This is the first of our blog series where you'll be hearing directly from our clients. We're starting with Rappi, an on-demand delivery company in Latin America. Find out what they do, how they use EduMe, and how they create great microlearning content.
Uber has been using EduMe’s microlearning platform to onboard driver-partners in markets across Europe, Middle East and Sub-Saharan Africa. The results are documented in a previous case study, showing that onboarding times decreased by 13% for driver-partners who used EduMe, compared to those who attended in-person sessions.
Having seen the efficacy of EduMe’s mobile-first platform for onboarding training, Uber decided to expand its use to ongoing training.
The results? Increased productivity, improved quality, happier driver-partners and reduced costs. Check out our latest case study...
We're on a mission to make learning suitable and easy to access for today's working environment.
Through our work with modern companies like Uber and Rappi, and other companies like them, that rely on a flexible workforce, we've honed our product to constantly make it easier to access learning for people that are on-the-go.
We've now taken things one step further by introducing a self-registration option.
In this post, we define what microlearning is and how it fits into the overall learning journey. We also explain why microlearning is suddenly on everyone's lips.
You will also find practical advice, based on our experience from working with large multinational companies like Uber, on how to succeed with your microlearning strategy.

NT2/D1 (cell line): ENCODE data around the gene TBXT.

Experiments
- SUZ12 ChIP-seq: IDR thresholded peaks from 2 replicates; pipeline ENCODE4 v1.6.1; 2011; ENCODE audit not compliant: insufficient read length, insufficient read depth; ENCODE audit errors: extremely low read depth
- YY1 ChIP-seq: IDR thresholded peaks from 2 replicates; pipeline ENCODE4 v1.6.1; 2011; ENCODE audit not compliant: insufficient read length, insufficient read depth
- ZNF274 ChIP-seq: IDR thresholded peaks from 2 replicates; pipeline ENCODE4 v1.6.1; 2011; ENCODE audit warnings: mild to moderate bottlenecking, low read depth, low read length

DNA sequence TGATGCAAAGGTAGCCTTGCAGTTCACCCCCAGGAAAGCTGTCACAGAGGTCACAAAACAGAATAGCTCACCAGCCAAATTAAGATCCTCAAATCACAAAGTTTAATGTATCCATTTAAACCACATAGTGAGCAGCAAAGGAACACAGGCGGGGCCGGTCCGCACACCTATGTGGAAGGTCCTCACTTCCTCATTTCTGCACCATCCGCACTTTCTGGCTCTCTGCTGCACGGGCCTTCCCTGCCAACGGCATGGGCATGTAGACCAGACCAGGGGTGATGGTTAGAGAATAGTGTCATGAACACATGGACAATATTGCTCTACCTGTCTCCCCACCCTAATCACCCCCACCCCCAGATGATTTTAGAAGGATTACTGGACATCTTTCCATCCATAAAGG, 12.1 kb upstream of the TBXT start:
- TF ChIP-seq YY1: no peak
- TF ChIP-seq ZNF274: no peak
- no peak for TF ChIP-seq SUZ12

We're thrilled to be awarded Silver in the 2018 Learning Awards category 'Start-up Learning Provider of the Year'!
The work we have done with Uber, which resulted in EduMe becoming Uber's preferred training platform across EMEA, served as a great example of how we deliver measurable impact to our clients.
By delivering significant business impact for driver-partners in the form of increased productivity and quality of service, the EduMe microlearning platform has been deployed across numerous Uber markets and has now been selected as the preferred training platform across the EMEA region, covering 42 countries.
It wasn’t so long ago that working remotely was viewed as something of a novel concept, but with globalisation in full flow, businesses and individuals are no longer restricted by postcode when it comes to who they work with. Some companies, such as Uber have built their entire business models around it.
Of course, remote working doesn’t come without its challenges - although the technology to enable remote working is readily available, how do you ensure that your workforce is motivated, engaged and trained in the necessary skills? What’s clear is that companies need to move beyond traditional methods used to share information and train employees.